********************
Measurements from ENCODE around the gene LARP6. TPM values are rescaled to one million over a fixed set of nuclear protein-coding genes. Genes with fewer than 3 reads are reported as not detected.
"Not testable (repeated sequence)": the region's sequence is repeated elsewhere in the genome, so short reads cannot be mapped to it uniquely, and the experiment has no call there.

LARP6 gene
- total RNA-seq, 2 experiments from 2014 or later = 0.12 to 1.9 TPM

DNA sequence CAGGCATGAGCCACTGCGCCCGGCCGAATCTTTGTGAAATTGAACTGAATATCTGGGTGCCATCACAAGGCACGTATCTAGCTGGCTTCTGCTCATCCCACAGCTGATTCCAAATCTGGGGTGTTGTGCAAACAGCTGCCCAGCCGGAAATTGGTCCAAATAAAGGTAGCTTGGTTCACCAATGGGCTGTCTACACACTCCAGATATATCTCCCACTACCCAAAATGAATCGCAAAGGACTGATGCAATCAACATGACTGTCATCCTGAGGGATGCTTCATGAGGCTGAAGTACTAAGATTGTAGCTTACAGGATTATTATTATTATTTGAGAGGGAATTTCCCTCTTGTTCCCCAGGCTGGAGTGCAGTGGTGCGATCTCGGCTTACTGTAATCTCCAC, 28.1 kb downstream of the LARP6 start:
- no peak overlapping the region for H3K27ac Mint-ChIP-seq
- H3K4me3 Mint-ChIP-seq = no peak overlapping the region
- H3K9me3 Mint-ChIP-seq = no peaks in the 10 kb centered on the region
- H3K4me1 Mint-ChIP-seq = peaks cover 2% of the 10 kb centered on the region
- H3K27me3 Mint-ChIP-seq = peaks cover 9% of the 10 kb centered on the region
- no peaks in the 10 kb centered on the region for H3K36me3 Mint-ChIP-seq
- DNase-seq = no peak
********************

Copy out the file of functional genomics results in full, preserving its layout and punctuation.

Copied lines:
Measurements from ENCODE around the gene LARP6. TPM values are rescaled to one million over a fixed set of nuclear protein-coding genes. Genes with fewer than 3 reads are reported as not detected.
"Not testable (repeated sequence)": the region's sequence is repeated elsewhere in the genome, so short reads cannot be mapped to it uniquely, and the experiment has no call there.

LARP6 gene
- total RNA-seq, 2 experiments from 2014 or later = 0.12 to 1.9 TPM

DNA sequence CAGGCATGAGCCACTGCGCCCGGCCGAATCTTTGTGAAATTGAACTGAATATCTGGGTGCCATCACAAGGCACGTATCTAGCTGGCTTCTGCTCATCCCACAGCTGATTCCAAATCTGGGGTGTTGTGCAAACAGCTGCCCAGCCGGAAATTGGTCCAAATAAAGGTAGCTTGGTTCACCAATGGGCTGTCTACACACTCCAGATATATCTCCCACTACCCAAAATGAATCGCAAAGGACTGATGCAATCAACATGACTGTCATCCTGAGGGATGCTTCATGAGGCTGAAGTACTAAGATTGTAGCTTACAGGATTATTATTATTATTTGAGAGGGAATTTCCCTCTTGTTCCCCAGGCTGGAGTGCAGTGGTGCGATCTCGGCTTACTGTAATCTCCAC, 28.1 kb downstream of the LARP6 start:
- no peak overlapping the region for H3K27ac Mint-ChIP-seq
- H3K4me3 Mint-ChIP-seq = no peak overlapping the region
- H3K9me3 Mint-ChIP-seq = no peaks in the 10 kb centered on the region
- H3K4me1 Mint-ChIP-seq = peaks cover 2% of the 10 kb centered on the region
- H3K27me3 Mint-ChIP-seq = peaks cover 9% of the 10 kb centered on the region
- no peaks in the 10 kb centered on the region for H3K36me3 Mint-ChIP-seq
- DNase-seq = no peak